Experiments raise ethical questions
Audrey Hudson (Contact)
Tuesday, June 17, 2008
The government is testing drugs with severe side effects like psychosis and suicidal behavior on hundreds of military veterans, using small cash payments to attract patients into medical experiments that often target distressed soldiers returning from Iraq and Afghanistan, a Washington Times/ABC News investigation has found.
In one such experiment involving the controversial anti-smoking drug Chantix, the Department of Veterans Affairs (VA) took three months to alert its patients about severe mental side effects. The warning did not arrive until after one of the veterans taking the drug had suffered a psychotic episode that ended in a near lethal confrontation with police.
ROD LAMKEY JR./THE WASHINGTON TIMES Veteran James Elliott arrives at the Veterans Affairs Medical Center in Washington for his scheduled substance-abuse class in April. Mr. Elliott, a chain smoker, served 15 months in Iraq as an Army sharpshooter and suffers post-traumatic stress disorder.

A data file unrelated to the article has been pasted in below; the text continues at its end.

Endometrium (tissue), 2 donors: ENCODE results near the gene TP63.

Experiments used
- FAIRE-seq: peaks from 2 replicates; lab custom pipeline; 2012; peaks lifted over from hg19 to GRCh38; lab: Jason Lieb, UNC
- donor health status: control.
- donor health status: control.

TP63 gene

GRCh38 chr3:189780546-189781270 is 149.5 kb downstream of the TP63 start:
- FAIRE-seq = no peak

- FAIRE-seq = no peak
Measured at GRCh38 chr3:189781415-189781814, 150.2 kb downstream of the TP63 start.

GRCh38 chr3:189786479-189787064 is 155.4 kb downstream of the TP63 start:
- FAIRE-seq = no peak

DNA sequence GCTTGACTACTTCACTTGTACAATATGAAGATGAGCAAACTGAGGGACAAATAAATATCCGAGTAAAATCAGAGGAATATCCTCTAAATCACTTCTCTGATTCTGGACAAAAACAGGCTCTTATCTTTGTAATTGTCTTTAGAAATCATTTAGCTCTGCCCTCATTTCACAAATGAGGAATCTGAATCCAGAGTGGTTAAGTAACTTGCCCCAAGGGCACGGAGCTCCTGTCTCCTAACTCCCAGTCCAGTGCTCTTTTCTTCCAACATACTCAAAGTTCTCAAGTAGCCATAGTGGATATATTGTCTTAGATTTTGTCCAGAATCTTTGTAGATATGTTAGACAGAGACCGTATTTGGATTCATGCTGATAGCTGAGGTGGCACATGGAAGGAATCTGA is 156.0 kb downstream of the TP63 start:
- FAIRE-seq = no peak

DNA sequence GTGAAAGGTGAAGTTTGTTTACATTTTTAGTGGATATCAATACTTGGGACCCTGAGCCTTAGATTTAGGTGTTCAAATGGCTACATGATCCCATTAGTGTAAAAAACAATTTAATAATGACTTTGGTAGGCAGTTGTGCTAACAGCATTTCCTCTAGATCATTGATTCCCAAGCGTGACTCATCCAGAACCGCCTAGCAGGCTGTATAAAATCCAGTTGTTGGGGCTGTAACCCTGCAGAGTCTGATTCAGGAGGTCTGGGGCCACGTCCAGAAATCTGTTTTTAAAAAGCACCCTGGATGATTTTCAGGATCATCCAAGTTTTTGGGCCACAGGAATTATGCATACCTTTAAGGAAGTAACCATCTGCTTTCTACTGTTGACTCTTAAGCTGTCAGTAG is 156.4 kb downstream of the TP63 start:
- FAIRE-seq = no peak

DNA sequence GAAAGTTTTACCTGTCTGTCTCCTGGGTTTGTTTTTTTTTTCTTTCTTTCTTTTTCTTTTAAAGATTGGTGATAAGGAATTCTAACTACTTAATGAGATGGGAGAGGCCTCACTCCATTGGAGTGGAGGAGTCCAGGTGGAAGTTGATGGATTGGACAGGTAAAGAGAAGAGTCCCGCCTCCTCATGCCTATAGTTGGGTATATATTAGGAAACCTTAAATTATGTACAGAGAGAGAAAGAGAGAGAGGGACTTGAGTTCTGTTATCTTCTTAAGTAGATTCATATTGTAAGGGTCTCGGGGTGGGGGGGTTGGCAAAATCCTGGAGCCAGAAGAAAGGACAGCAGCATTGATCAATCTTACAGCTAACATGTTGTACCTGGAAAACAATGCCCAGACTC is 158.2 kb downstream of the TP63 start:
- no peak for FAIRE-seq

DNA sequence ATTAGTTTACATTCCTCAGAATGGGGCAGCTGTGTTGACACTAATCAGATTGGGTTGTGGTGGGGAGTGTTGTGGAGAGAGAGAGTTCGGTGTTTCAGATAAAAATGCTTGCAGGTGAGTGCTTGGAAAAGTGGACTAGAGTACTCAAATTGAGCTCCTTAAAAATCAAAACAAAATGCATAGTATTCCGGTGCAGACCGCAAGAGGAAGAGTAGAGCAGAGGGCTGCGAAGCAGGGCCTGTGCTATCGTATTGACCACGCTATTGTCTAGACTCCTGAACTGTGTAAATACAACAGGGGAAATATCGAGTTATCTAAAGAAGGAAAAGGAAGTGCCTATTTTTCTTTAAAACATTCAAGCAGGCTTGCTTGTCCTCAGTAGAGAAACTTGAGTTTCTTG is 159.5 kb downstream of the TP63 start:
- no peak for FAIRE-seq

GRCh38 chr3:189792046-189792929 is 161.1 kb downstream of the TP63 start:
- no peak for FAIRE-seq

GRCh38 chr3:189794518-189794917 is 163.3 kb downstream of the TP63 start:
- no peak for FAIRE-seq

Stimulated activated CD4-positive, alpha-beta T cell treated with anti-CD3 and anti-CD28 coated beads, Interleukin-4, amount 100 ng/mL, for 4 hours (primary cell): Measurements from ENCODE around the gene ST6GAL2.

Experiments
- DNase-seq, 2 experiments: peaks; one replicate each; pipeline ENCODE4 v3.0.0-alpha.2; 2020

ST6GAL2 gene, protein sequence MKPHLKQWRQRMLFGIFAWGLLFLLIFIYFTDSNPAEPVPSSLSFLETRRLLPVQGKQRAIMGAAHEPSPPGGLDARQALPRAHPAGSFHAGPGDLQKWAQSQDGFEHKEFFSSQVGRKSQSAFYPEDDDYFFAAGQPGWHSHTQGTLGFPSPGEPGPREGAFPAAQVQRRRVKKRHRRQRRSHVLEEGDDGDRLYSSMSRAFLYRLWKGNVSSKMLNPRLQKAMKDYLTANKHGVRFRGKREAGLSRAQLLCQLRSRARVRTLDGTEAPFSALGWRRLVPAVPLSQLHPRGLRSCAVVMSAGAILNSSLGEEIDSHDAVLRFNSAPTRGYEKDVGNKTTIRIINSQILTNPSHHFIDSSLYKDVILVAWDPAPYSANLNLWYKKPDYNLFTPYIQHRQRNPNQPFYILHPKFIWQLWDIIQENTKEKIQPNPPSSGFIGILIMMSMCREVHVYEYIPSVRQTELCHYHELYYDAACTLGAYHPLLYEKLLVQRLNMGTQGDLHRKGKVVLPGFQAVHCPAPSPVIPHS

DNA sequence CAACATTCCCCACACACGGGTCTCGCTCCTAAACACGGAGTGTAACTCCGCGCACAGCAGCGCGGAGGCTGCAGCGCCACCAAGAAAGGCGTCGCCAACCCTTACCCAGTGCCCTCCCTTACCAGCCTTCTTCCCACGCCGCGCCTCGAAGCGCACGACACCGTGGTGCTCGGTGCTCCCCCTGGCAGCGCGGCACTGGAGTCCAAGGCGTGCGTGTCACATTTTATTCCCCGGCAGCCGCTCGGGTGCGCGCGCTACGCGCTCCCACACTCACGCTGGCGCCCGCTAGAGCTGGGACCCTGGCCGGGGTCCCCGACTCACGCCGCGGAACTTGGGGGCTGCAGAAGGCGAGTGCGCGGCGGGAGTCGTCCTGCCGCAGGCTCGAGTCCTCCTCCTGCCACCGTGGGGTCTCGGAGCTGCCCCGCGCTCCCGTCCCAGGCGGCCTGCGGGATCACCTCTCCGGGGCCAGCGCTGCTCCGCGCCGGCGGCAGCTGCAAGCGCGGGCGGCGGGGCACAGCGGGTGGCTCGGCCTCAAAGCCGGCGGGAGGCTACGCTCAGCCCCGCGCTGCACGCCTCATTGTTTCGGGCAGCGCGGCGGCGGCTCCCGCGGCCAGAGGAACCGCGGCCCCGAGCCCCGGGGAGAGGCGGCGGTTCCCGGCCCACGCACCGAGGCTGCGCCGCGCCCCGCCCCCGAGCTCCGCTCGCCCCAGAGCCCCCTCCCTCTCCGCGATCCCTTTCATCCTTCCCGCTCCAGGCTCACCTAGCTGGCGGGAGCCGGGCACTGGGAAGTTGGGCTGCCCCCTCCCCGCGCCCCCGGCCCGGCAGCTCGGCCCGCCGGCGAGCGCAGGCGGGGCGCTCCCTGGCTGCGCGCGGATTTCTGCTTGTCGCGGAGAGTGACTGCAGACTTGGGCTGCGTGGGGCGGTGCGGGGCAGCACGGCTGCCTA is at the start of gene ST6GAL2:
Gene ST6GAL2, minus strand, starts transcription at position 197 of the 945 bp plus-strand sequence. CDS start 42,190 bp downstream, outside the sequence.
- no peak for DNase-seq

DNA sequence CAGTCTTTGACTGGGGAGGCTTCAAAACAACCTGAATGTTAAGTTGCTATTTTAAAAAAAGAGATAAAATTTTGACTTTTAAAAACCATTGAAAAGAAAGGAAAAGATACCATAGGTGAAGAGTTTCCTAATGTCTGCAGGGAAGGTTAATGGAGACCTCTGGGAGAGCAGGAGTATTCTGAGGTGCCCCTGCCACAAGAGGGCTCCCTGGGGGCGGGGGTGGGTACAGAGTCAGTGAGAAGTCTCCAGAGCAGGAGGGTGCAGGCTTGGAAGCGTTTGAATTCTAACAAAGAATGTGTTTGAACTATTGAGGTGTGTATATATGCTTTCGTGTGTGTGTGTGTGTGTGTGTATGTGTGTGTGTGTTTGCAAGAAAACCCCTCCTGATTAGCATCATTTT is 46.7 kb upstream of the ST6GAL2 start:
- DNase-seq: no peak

ROD LAMKEY JR./THE WASHINGTON TIMES Iraq war veteran James Elliott opted for a government clinical trial for a smoking-cessation drug for $30 a month, starting in November. Two weeks later, the FDA informed the VA of serious side effects.
ROD LAMKEY JR./THE WASHINGTON TIMES STILL SMOKING: Iraq war veteran James Elliott smokes on his porch in Silver Spring as he talks about his experiences in war and dealing with post-traumatic stress disorder. Mr. Elliott suffered a psychotic episode while taking the anti-smoking drug Chantix.
James Elliott, a decorated Army sharpshooter who suffers from post-traumatic stress disorder (PTSD) after serving 15 months in Iraq, was confused and psychotic when he was Tasered by police in February as he reached for a concealed handgun when officers responded to a 911 call at his Maryland home.